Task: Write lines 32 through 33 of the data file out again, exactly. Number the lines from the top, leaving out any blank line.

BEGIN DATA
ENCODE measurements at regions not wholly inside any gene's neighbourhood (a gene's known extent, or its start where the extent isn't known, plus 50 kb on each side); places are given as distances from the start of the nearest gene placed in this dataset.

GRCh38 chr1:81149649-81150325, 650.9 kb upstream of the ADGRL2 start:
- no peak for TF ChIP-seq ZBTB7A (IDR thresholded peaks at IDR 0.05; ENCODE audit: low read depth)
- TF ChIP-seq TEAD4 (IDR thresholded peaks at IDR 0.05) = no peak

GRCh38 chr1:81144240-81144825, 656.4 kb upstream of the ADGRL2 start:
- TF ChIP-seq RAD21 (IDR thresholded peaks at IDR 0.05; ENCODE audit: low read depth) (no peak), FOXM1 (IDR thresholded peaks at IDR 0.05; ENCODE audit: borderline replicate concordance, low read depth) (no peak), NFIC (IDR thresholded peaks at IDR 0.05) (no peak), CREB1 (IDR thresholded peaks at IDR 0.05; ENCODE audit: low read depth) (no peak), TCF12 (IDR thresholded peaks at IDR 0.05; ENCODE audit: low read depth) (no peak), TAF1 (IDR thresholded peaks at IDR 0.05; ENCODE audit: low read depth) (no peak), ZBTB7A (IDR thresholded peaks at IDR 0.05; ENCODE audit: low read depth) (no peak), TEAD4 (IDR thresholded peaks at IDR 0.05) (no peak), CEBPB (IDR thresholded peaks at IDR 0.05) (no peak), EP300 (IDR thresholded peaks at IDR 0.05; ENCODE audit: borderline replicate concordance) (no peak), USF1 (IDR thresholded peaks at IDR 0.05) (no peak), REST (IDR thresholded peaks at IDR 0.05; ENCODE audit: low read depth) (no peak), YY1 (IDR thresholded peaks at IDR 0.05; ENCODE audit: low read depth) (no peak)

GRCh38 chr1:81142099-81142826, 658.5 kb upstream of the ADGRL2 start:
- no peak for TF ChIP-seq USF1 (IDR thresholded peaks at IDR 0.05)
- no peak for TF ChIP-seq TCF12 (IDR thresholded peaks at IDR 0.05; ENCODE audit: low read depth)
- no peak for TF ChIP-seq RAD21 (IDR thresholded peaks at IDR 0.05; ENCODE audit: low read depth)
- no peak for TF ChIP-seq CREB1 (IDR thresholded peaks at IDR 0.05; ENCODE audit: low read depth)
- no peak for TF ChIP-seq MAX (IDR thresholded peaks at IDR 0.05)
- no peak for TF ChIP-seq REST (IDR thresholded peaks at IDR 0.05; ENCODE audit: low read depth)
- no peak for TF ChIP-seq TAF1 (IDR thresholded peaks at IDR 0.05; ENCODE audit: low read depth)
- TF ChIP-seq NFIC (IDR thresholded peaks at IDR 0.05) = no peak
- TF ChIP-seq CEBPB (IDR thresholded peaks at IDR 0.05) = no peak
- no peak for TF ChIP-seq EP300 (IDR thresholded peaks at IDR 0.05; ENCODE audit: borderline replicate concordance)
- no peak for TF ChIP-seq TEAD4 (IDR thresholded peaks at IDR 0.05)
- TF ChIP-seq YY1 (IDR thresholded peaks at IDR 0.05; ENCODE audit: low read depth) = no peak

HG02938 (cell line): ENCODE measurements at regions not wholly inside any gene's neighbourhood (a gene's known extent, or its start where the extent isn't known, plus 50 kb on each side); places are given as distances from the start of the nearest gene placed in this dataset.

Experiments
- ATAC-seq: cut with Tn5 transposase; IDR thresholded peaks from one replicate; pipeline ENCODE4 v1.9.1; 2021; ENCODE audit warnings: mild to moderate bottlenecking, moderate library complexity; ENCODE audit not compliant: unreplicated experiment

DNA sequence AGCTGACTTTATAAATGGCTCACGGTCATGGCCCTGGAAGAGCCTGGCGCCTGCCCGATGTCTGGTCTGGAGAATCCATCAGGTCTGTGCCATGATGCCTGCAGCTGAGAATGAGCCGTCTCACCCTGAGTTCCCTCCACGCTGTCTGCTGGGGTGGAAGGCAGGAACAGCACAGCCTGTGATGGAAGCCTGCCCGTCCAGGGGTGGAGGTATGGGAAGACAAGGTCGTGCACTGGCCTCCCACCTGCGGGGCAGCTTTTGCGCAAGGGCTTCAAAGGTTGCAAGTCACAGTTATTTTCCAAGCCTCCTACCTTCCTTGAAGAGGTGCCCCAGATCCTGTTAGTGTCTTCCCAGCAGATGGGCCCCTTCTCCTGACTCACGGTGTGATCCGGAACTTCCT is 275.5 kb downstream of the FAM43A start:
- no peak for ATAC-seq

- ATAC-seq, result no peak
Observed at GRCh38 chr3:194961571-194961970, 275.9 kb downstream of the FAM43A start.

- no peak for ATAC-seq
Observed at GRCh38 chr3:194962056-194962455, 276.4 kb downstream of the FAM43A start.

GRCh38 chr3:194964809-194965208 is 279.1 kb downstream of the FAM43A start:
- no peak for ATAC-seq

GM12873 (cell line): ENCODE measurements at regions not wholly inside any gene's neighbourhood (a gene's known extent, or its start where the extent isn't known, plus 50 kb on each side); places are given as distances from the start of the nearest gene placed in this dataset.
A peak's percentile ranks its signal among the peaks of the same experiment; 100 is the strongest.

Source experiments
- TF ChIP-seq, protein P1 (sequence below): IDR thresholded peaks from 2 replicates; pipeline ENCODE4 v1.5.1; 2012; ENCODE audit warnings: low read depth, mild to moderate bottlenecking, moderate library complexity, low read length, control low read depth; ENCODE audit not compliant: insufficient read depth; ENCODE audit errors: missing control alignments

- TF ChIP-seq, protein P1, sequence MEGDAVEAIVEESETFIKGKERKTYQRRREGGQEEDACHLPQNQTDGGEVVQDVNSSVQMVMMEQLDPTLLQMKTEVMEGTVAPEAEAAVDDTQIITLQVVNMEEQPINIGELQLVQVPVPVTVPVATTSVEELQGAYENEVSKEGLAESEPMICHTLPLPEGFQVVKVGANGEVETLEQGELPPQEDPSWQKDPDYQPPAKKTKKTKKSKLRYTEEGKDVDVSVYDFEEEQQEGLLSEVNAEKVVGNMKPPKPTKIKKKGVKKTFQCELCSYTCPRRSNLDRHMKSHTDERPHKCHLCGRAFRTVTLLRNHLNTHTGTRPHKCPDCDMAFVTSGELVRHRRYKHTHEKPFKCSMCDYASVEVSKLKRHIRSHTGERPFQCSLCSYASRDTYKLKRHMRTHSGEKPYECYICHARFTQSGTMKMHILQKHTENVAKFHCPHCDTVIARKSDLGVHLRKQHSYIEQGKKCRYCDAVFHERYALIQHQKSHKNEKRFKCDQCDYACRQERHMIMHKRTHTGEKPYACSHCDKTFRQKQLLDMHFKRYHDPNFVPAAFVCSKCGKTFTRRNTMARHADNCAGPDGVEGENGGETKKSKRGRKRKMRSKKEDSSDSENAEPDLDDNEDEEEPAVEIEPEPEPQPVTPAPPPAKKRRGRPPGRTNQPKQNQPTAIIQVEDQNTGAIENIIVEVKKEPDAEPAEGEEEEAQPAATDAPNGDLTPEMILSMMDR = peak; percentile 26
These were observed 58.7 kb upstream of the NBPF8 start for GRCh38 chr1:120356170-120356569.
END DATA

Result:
A peak's percentile ranks its signal among the peaks of the same experiment; 100 is the strongest.

Source experiments